his last year; we would want it to be as pleasurable as possible. [As a

very hard worker, my Dad loathed Steve for his sloth.] Mabel said she

would take care of it, hung up on me and we didn’t speak for months. Of

course I caught hell from Dad, I had no business calling her and his home

life would then be compromised by her wrath. He was right and I

apologized profusely. She never bothered to find placement for Steve,

which indicated to me she didn’t care about Dad’s happiness and Dad kept

the peace for a few more months until he could take it no more.

During his roughest months of chemotherapy and radiation he asked Steve

around 1:00 PM to get out of bed and complete a chore. Steve got in Dad’s

face, was ready to fight him and said “this is half my Mom’s house too”.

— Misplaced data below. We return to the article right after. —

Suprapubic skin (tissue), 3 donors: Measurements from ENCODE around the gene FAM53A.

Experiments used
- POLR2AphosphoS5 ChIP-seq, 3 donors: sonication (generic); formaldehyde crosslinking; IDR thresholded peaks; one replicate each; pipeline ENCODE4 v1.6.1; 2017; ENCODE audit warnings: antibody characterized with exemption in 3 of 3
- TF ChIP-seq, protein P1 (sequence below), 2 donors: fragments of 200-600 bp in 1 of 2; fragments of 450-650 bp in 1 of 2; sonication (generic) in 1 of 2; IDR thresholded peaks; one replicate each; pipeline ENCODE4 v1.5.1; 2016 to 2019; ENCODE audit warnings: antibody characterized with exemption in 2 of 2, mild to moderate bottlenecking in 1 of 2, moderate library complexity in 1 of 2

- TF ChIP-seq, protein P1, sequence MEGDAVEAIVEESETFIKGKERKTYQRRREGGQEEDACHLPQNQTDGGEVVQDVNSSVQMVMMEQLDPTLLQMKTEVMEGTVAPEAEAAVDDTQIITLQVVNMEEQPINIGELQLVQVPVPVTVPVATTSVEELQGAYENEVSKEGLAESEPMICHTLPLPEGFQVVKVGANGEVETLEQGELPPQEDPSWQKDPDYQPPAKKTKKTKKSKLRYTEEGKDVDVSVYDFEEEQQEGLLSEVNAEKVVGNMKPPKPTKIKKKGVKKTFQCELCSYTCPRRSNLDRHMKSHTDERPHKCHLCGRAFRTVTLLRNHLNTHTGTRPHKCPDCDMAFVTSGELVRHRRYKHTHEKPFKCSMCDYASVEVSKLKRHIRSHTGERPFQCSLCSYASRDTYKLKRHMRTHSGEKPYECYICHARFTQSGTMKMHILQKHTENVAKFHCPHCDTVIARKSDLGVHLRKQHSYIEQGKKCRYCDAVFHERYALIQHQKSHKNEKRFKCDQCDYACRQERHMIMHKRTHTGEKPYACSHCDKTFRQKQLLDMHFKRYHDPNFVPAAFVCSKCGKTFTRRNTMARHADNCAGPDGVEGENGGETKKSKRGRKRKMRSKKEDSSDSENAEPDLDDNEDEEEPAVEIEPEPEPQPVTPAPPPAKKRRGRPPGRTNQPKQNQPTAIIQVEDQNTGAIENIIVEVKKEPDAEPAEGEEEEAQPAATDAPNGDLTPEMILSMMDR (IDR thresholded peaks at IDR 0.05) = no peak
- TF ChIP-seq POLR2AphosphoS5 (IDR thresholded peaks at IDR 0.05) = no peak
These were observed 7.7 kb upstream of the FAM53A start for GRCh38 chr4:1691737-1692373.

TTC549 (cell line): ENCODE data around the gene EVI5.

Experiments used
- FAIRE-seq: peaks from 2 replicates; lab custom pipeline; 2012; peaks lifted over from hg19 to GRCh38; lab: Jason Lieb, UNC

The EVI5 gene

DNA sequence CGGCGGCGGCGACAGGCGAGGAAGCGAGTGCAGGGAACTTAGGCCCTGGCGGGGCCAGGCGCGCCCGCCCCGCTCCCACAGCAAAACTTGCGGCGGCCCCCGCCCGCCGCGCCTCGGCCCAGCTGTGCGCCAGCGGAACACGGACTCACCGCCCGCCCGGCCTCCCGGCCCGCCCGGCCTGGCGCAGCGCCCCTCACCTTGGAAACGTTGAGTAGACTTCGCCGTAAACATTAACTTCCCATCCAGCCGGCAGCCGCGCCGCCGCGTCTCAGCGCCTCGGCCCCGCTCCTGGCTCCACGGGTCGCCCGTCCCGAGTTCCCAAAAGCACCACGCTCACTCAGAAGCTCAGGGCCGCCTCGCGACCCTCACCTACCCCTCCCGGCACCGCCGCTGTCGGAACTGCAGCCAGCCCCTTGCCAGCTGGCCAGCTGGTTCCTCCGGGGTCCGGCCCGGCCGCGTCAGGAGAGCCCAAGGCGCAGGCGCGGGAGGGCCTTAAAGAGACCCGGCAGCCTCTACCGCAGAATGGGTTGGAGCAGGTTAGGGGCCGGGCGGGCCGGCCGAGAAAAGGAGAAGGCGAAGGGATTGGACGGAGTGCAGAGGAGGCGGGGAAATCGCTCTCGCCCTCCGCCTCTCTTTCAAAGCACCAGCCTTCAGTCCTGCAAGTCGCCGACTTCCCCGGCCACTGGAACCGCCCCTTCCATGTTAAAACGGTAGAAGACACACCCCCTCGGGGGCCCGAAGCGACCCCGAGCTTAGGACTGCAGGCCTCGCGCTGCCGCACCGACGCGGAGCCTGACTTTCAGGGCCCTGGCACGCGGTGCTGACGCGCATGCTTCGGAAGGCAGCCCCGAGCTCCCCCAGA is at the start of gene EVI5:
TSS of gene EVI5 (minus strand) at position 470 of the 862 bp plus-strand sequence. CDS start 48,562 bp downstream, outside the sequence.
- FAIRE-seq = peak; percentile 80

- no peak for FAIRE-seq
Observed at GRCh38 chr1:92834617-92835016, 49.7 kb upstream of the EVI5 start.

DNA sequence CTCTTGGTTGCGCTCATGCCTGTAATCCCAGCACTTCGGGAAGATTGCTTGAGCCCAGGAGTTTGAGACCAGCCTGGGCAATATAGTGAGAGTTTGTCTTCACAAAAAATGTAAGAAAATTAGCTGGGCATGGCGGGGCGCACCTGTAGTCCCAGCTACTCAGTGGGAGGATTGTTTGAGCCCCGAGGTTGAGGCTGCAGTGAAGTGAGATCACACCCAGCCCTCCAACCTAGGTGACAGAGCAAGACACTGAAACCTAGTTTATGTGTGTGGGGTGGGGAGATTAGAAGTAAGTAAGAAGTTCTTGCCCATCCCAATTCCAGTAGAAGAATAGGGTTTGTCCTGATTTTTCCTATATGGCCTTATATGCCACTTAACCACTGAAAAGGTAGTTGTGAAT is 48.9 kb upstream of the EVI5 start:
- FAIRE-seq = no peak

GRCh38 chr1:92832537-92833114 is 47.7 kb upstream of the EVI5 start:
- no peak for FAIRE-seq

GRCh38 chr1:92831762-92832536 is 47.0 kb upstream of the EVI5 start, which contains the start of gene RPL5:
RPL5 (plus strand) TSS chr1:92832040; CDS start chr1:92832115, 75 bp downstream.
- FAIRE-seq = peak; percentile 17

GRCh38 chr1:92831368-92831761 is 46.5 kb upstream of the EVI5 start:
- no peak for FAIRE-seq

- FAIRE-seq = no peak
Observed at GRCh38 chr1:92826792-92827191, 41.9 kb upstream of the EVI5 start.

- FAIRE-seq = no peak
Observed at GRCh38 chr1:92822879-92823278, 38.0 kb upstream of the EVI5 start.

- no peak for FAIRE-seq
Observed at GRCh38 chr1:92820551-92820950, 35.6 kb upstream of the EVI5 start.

At this point, Dad put his foot down and Steve was gone.

As I’ve learned in my studies and witnessed in real life, people who have

a super sweet side also have an equal evil side. I would classify Mabel

as one of these people. She has an agenda and it seems you’ve fallen for

it… hook, line and sinker.

My Dad would have appreciated a working ceiling fan, outside lights and

locking doors while he was alive. I know nothing about electric but I did

try to fix the door. Tara and I spent almost every weekend with him after

his diagnosis taking care of maintenance, fixing his satellite dish,

watching movies, paying bills and just enjoying the time we had. As a

teenager, Tara gave up many Saturday nights for her Papa. I digress.

On several occasions, I asked my Dad to prepare a will. If he wanted

Mabel and her son to have the house, that was okay. I just needed to know

that is what he wanted. Well, as we now know, he didn’t leave that will.

I expressed to him, I didn’t want anything, but I would rather the house